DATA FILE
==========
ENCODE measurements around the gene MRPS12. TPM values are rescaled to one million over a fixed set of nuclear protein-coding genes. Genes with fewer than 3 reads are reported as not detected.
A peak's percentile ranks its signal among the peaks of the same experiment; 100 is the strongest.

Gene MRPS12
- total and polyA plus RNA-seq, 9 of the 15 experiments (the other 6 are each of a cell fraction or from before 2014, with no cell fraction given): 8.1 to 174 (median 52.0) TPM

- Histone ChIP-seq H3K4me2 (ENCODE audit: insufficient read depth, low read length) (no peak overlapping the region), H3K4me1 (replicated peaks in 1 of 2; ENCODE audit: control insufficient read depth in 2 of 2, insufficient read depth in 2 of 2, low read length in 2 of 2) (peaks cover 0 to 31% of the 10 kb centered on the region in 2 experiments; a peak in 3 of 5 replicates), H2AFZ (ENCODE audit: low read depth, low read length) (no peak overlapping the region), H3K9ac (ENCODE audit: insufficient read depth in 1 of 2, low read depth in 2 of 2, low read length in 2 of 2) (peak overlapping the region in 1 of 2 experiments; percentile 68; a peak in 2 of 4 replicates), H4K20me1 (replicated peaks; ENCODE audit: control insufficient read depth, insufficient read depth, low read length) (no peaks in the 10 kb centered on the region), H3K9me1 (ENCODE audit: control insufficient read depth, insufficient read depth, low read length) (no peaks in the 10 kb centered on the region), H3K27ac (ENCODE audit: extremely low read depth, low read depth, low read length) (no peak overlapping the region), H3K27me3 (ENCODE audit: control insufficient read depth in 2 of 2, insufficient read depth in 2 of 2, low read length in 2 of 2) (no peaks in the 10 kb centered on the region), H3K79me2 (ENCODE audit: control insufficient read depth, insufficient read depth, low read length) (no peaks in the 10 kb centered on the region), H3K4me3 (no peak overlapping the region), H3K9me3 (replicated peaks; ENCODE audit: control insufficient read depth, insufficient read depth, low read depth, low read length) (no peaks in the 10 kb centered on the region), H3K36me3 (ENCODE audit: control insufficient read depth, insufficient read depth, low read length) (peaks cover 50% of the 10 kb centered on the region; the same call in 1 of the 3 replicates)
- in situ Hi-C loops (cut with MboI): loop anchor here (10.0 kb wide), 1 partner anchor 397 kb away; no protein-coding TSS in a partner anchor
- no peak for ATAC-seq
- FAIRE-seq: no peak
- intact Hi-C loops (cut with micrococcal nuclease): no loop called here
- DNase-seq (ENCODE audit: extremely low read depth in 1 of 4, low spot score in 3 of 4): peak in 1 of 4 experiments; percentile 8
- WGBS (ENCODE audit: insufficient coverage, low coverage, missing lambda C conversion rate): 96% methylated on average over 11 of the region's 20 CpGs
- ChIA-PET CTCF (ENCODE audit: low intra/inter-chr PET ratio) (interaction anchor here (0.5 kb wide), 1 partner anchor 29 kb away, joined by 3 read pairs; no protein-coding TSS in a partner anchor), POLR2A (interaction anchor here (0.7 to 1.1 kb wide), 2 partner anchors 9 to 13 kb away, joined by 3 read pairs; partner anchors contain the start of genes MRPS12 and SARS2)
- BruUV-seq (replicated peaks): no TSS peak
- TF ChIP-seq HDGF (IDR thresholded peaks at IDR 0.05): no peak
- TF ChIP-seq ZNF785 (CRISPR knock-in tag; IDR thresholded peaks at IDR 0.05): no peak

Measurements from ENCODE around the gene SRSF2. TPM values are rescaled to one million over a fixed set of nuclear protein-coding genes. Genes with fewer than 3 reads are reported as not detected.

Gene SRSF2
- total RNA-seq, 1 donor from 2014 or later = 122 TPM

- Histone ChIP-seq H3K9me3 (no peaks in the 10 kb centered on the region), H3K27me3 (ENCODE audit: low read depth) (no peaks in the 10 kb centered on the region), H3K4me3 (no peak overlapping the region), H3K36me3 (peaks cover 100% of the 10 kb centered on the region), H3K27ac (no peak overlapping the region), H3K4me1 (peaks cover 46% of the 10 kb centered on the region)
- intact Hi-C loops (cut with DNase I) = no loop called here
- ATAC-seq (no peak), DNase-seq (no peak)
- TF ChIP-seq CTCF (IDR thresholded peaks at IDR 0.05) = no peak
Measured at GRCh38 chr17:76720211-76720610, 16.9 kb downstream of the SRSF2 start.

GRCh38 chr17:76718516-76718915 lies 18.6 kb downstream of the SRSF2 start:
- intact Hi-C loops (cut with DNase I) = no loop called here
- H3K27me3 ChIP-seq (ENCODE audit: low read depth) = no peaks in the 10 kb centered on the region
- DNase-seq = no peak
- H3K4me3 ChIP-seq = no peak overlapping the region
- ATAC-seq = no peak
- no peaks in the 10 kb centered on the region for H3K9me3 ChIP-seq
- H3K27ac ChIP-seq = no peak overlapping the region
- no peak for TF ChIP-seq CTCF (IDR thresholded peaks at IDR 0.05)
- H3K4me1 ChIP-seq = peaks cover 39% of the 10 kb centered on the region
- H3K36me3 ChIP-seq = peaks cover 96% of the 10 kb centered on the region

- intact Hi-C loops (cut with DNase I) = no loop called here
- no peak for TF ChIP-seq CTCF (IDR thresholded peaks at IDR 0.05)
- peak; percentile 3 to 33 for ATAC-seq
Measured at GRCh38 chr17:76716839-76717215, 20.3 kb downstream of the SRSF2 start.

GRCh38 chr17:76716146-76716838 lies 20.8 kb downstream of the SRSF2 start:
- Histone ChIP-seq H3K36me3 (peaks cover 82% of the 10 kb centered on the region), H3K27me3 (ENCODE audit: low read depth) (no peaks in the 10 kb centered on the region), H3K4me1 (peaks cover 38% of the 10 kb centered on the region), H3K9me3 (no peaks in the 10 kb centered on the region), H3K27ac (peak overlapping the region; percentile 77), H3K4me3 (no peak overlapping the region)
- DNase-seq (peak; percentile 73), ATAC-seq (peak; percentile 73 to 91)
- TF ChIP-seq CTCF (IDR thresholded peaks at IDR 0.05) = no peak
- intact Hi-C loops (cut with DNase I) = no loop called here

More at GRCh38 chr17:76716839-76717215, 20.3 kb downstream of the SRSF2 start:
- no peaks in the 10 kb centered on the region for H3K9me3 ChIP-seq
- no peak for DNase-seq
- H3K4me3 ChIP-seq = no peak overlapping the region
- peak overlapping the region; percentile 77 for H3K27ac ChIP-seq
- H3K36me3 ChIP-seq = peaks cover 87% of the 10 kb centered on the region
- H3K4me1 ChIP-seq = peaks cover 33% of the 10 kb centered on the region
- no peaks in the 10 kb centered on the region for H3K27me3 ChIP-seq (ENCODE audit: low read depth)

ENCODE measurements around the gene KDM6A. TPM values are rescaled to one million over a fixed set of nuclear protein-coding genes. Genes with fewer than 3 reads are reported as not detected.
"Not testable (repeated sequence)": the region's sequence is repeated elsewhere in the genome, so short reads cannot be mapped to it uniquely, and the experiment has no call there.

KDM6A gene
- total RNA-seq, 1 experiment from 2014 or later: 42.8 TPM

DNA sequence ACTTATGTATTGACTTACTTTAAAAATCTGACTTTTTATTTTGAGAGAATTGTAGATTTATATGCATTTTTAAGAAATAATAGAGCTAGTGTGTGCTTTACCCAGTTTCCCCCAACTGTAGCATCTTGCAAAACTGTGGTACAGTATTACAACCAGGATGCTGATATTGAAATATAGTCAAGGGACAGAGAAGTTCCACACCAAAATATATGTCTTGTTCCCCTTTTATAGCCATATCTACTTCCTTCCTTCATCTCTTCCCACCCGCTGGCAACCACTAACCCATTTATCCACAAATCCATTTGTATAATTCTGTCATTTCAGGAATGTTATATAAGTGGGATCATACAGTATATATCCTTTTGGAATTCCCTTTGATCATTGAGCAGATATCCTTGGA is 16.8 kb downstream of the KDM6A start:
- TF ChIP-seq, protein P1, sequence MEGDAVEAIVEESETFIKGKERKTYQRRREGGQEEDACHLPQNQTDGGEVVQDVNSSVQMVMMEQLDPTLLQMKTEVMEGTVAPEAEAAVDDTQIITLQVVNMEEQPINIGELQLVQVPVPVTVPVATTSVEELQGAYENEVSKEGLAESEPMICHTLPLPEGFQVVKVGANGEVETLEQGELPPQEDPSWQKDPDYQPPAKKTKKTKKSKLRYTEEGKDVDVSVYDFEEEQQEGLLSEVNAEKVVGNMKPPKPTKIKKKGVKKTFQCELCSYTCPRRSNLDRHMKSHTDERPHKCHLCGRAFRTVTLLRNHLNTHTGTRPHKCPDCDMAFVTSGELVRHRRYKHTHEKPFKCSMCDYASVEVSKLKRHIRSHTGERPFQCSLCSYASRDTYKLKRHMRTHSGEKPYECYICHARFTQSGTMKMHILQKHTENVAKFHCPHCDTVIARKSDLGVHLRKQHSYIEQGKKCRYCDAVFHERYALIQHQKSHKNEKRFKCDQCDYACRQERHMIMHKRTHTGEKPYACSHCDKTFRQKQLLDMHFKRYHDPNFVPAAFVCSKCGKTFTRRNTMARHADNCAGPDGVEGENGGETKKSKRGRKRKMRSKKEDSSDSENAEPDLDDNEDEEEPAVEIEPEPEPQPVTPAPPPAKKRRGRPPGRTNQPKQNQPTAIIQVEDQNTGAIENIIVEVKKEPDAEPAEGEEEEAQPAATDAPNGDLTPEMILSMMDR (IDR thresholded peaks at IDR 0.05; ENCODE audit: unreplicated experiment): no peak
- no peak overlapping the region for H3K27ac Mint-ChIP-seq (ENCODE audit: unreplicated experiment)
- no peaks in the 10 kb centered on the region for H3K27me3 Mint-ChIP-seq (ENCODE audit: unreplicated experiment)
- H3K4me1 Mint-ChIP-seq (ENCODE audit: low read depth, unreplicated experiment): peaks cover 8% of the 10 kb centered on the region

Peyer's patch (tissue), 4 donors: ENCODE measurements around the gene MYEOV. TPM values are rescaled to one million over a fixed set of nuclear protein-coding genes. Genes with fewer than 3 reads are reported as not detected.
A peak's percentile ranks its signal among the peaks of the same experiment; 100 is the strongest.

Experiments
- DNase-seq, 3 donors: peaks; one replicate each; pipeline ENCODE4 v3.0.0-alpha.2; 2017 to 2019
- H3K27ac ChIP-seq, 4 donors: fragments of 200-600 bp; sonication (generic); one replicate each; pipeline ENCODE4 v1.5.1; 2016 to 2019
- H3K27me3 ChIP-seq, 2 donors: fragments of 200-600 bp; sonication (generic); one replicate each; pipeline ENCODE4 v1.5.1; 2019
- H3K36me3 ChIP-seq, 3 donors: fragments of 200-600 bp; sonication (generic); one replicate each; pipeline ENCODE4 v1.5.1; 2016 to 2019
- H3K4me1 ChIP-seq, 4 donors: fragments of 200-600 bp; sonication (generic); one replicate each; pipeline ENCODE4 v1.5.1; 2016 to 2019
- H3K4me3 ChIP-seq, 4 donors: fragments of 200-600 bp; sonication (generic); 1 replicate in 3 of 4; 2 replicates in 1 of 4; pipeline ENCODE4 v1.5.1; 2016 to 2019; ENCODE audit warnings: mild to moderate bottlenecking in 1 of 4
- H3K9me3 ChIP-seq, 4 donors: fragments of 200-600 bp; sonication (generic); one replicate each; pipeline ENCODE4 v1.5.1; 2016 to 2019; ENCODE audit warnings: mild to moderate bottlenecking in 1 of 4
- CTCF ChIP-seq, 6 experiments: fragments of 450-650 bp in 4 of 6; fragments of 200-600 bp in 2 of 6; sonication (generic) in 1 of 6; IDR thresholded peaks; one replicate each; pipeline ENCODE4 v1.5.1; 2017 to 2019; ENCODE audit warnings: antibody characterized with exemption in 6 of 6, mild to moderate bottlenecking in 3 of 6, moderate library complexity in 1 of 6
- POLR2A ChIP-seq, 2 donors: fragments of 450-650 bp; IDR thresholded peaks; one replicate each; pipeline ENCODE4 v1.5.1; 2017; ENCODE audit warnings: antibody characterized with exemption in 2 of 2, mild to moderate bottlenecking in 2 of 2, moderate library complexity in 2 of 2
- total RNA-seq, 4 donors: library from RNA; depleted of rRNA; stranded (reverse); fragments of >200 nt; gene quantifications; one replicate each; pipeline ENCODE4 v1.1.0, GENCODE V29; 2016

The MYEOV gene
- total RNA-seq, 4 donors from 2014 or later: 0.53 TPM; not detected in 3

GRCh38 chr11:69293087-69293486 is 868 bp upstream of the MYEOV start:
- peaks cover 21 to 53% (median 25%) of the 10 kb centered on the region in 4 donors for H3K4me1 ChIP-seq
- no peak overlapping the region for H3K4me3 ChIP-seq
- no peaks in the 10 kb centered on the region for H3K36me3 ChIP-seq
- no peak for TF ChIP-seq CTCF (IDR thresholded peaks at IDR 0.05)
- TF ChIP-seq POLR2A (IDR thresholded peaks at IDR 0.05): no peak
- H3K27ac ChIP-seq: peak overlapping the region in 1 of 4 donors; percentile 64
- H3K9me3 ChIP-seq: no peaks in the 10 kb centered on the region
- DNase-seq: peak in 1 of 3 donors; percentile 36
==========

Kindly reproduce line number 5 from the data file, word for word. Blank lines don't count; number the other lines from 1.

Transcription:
- Histone ChIP-seq H3K4me2 (ENCODE audit: insufficient read depth, low read length) (no peak overlapping the region), H3K4me1 (replicated peaks in 1 of 2; ENCODE audit: control insufficient read depth in 2 of 2, insufficient read depth in 2 of 2, low read length in 2 of 2) (peaks cover 0 to 31% of the 10 kb centered on the region in 2 experiments; a peak in 3 of 5 replicates), H2AFZ (ENCODE audit: low read depth, low read length) (no peak overlapping the region), H3K9ac (ENCODE audit: insufficient read depth in 1 of 2, low read depth in 2 of 2, low read length in 2 of 2) (peak overlapping the region in 1 of 2 experiments; percentile 68; a peak in 2 of 4 replicates), H4K20me1 (replicated peaks; ENCODE audit: control insufficient read depth, insufficient read depth, low read length) (no peaks in the 10 kb centered on the region), H3K9me1 (ENCODE audit: control insufficient read depth, insufficient read depth, low read length) (no peaks in the 10 kb centered on the region), H3K27ac (ENCODE audit: extremely low read depth, low read depth, low read length) (no peak overlapping the region), H3K27me3 (ENCODE audit: control insufficient read depth in 2 of 2, insufficient read depth in 2 of 2, low read length in 2 of 2) (no peaks in the 10 kb centered on the region), H3K79me2 (ENCODE audit: control insufficient read depth, insufficient read depth, low read length) (no peaks in the 10 kb centered on the region), H3K4me3 (no peak overlapping the region), H3K9me3 (replicated peaks; ENCODE audit: control insufficient read depth, insufficient read depth, low read depth, low read length) (no peaks in the 10 kb centered on the region), H3K36me3 (ENCODE audit: control insufficient read depth, insufficient read depth, low read length) (peaks cover 50% of the 10 kb centered on the region; the same call in 1 of the 3 replicates)